Our band had quite a following. There was a year that my voice was good and we’d taken a string of Cassandra Wilson songs and transposed them into higher keys. Jean-Luc and I were the only ones who had any music theory, so we worked on the songs together. He could play classical piano as well as drum like a god. He could also dance. After the gig we’d go to nightclubs in Marseilles, the darkest meanest ones with Algerian bouncers who would push a guy in the chest, knock him down on the street. There were absinthe cocktails in dirty glasses and Jean-Luc unrolled our magic pills from his trouser hem. There we would dance until we were raw and dawn spat on the harbour.
The boat cruises, they were my idea. I thought we were getting washed out. I thought that one day Jean-Luc would wake up and walk out the door, remembering he left a wife and kids somewhere. I thought the band was fading and it was seeping into the crowd. There was a fuzz in between songs and you knew they were waiting for something bigger. I started to get scared. In the end Sonia and Beaté brought in a half-Tunisian girl and it fed them.
I know Jean-Luc will want to sell up at the end of the season. And I’ll say yes, just to stop his soul from getting any harder, anything to the change the flavour of his eyes.
I wake on the cusp of dawn. Jean-Luc has pulled over the bed sheet and I am stiff from lying hours in the damp. I lift the sheet and trace a finger along his shoulder, down along the fold of his back, along the crevice of his arse, down his dry hairy thighs. He doesn’t feel a thing. I tuck him in and rise. I won’t make noise now, but I still have the dishes to do from last night. I’m uncertain where Raoul and Mieko finished up. I’m pretty sure Jean-Luc has won our bet.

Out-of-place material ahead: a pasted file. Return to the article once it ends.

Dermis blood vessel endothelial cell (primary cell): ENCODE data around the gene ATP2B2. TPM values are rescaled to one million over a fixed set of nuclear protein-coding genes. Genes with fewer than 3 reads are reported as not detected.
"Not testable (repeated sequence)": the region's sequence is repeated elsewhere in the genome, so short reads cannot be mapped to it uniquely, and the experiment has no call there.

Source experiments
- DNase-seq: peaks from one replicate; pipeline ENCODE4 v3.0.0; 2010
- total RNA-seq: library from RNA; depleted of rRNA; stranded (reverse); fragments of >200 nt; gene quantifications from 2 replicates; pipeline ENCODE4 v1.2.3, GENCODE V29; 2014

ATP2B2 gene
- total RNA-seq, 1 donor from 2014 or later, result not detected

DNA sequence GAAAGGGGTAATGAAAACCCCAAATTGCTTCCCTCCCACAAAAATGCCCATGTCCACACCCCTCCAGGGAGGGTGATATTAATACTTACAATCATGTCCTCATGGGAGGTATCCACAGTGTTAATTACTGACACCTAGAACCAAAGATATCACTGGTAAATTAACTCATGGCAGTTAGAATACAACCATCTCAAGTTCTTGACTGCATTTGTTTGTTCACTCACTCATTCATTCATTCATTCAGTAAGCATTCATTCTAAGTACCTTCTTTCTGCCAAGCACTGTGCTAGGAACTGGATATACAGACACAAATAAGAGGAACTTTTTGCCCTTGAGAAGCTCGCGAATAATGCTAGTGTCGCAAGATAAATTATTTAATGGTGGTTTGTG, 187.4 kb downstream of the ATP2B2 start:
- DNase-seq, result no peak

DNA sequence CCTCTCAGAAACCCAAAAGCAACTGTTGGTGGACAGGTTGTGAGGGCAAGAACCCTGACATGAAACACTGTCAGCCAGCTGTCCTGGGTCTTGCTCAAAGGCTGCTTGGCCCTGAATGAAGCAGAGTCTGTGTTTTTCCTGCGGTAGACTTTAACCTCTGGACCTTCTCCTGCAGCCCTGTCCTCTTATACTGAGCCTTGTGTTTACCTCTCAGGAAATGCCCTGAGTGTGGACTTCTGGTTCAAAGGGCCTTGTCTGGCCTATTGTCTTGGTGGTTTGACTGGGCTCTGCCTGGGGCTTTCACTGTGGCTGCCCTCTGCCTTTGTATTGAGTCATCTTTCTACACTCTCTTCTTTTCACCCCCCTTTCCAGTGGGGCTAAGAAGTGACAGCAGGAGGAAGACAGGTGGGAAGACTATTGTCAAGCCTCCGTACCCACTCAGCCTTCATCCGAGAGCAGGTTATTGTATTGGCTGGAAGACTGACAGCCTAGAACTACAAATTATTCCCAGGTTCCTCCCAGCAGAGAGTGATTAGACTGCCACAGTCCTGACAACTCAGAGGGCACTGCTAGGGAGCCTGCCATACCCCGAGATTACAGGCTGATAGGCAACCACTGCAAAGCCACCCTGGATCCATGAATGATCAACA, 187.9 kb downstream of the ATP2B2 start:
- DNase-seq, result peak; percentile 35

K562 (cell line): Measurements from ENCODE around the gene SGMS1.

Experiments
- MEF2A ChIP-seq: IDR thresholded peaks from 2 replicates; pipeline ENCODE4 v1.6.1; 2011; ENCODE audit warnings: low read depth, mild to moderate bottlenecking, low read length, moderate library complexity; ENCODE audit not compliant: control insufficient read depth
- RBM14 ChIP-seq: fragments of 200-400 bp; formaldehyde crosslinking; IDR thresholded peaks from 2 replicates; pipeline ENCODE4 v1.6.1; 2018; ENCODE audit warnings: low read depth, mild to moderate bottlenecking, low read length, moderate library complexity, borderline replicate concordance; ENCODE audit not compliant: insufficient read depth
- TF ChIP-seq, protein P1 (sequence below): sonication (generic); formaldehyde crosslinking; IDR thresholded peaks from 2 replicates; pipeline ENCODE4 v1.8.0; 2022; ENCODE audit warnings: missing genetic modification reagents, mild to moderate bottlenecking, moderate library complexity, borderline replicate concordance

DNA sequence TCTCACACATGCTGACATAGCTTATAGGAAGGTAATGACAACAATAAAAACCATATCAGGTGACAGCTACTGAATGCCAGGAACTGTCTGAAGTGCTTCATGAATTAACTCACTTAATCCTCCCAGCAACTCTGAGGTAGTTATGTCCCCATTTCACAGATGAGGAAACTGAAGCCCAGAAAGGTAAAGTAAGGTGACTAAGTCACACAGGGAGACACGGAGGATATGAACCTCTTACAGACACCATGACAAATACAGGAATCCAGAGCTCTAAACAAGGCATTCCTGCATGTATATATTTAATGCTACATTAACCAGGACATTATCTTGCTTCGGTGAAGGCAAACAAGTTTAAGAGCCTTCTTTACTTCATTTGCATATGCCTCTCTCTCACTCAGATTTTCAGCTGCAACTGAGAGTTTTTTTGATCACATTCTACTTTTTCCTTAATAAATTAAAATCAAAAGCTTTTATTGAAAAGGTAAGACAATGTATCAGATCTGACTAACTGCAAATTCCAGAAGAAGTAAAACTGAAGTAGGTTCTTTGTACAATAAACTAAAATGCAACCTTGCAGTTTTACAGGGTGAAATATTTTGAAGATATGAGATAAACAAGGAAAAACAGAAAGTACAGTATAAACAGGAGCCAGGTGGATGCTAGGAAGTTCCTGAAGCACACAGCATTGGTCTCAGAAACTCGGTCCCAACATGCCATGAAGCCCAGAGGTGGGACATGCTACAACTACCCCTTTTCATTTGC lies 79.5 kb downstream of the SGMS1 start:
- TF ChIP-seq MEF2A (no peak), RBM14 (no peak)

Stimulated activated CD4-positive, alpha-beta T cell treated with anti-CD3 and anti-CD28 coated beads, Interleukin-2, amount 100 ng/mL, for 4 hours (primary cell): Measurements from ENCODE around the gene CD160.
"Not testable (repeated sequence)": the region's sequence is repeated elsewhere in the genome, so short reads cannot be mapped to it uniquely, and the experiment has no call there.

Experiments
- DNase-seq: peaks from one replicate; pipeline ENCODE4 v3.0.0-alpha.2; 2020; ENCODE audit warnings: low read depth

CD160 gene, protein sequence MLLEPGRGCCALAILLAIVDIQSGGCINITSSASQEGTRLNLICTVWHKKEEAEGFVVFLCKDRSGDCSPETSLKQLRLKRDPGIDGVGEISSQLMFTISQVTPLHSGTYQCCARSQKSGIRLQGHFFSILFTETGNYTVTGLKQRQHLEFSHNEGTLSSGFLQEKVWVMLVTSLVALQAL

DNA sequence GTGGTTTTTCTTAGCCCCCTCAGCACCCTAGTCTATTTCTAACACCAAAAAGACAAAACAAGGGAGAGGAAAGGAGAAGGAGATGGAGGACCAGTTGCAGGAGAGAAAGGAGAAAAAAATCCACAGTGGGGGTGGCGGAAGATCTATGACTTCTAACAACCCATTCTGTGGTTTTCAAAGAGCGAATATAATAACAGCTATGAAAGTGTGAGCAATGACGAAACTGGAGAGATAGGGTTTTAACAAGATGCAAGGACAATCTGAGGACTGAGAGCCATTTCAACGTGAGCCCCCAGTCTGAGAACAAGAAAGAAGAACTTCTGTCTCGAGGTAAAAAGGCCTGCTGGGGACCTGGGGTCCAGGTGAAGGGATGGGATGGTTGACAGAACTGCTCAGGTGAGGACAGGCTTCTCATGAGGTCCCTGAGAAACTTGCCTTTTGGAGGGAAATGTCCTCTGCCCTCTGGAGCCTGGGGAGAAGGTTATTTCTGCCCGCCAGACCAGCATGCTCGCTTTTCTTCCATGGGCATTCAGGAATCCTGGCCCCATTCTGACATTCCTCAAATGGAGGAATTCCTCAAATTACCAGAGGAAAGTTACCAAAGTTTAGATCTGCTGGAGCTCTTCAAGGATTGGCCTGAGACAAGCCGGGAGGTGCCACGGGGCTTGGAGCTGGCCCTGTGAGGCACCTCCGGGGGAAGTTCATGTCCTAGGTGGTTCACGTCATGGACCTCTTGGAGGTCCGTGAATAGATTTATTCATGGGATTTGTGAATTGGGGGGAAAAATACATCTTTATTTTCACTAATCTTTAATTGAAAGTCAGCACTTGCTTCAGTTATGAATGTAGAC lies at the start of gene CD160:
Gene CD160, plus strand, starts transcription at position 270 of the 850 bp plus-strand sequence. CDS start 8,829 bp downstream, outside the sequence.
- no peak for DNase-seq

I go up on deck. This is the time when the water is a silken mass you could glide into, never needing oxygen again. I have always known I would end my life in water. Of course they are up here, under a light grey blanket that doesn’t come from the boat. I can’t see how their bodies are entwined, whether Raoul simply cups her from behind, or if their faces are mirrored together, sharing breath. In a band, you see the way people sleep. I light up and I guess the smoke travels over to them. There is not an odour, not a sound written on the morning. Mieko pulls down the cover and her eyes flutter, she pulls it up again. I sit down and inhale. Sleeping out here can’t be good for a soprano’s voice.